How to best experience preparatory classes
Marion : Why do you think it’s important to intervene with CPGE students?
Eléonore : Among the students who volunteer at Nightline, we count several ex-CPGE students who have attested of the hardship associated with those times - for them or for their fellow classmates. They speak of difficulties such as stress management, pressure for academic success, sleeping disorders, bouts of melancholy - temporary or not - and of the enduring stigma surrounding feeling down, where you feel like you can’t say it out loud and seek help. These ordeals concur with studies and research results: CPGE students are more likely to develop mental health problems and most notably anxiety disorders, sleeping disorders and depressive episodes. (Keller, Mauras & Marcel, 2020 ; Morvan et al., 2016)*.
Thus, we consider it crucial to develop distinctive actions for those students - they tend to feel somewhat excluded from the university health-care system since they’re affiliated with high-schools. Besides, they’re not necessarily aware they have the right to health-care services because of a lack of access to information. Lastly, those students specifically are pressured into “not wasting time” and are fed the subtext that mental-health difficulties are a sign of weakness and that it’s better not to let it show. Always on the background: a race towards educational success.
Consequently, the main goal of our prep schools interventions is to enhance the equality of opportunities among students regarding access to the support and the coverage of their mental health. We also wish to give the teachers keys to be able to provide better support to their students and to promote better mental health.
I think what’s at stake for those CPGE students is developing a caring and supportive culture and to change the public perception around asking for help. For we aim to equip them during their prep-school years, but also hereafter: during the next steps of their academic careers as “work-in-progress” young adults.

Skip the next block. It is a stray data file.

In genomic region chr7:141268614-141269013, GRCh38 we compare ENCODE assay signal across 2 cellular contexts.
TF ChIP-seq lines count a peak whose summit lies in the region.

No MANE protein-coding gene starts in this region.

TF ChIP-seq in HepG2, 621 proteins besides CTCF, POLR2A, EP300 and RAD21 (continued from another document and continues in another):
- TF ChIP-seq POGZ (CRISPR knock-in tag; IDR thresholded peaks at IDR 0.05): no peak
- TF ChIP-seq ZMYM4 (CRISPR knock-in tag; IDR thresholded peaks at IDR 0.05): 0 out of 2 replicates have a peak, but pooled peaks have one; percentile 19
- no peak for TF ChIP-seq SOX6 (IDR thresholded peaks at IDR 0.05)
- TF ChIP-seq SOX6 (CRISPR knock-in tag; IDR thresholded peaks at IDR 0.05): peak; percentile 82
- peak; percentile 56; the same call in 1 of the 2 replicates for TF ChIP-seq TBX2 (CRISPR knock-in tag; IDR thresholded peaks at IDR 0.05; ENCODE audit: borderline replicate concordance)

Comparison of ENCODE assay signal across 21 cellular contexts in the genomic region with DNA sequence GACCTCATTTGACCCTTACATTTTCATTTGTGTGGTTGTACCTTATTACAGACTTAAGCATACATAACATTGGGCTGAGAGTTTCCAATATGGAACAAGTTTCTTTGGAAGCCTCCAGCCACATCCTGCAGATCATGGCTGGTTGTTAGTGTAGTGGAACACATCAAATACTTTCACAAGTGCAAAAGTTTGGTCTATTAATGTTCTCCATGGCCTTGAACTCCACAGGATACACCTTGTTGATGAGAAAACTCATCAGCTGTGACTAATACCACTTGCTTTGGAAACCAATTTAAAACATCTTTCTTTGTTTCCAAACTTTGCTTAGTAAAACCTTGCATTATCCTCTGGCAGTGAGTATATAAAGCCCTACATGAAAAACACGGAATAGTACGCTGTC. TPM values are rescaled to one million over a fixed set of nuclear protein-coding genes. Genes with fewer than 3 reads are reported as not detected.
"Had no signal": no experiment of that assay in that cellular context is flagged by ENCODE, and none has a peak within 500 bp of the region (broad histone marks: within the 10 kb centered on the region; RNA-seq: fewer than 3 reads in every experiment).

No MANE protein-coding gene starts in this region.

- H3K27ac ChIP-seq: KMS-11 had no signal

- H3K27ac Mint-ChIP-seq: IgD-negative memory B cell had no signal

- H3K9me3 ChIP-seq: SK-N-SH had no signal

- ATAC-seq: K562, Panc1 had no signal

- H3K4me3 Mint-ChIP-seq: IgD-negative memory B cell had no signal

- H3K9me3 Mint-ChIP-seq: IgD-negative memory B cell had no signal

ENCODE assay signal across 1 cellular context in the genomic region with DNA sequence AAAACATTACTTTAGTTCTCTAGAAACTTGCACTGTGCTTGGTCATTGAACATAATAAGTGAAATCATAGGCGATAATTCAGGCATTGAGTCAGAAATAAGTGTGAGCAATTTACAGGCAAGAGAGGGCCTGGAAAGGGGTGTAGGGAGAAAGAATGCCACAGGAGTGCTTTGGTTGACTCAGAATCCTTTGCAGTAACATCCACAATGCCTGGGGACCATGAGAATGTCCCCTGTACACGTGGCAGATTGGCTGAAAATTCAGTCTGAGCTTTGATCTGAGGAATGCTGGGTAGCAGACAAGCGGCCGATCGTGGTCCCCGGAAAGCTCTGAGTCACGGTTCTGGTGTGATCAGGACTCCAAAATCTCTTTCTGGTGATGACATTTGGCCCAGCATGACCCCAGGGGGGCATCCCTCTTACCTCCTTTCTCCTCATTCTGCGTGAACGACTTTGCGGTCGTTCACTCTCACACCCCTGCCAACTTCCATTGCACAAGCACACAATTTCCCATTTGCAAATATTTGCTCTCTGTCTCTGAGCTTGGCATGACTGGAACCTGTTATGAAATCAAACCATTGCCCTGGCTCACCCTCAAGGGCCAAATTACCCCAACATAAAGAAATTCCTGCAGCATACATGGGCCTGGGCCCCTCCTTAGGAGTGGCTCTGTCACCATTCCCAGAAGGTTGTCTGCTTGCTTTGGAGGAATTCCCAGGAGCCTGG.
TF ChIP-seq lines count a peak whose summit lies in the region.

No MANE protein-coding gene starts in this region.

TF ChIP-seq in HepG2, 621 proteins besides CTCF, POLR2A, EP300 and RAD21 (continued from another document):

Marion : How many interventions occured during the academic year 2021-2022?
During the academic year 2021-2022, 14 mental health prevention interventions helped us reach 1 144 CPGE students in three Parisian high-schools: Chaptal, Raspail and Jules-Ferry.
Nurses from 6 different high-schools were able to participate in support groups catering to nursing staff. 26 professionals undertook our training about students’ mental health.
Moreover, as the first CPGE to welcome the project inside their walls, Chaptal high-school now counts a permanently-manned psychological office. Professionals come in from the Amsterdam CMP - which is tied to Paris’ UHG or University Hospital Group - to improve access to care. This arrangement (psychologists and psychiatrists present on site five hours a week) has been widely successful ever since it started.
Marion : What do the interventions look like?
Eléonore : Interventions occur during class time for approximately a period. We talk to students about mental health in general, and then about the difficulties most common in prep schools -sleeping disorders, anxiety disorders and depression. Then, we see what can be done on a daily basis to practice self-care: strategies centered on emotions, thoughts and behaviours. In the end, I inform them of the resources available to them if they ever feel down - within their school, our directory Mon Soutien Psy Gratuit, the Nightline hotline, our tool box kit). In the whole course of my intervention, I broadcast audio-recordings from ex-CPGE students sharing their experience to illustrate my point. Quite a lot to take in, in one hour! But we do try to make it as interactive as possible.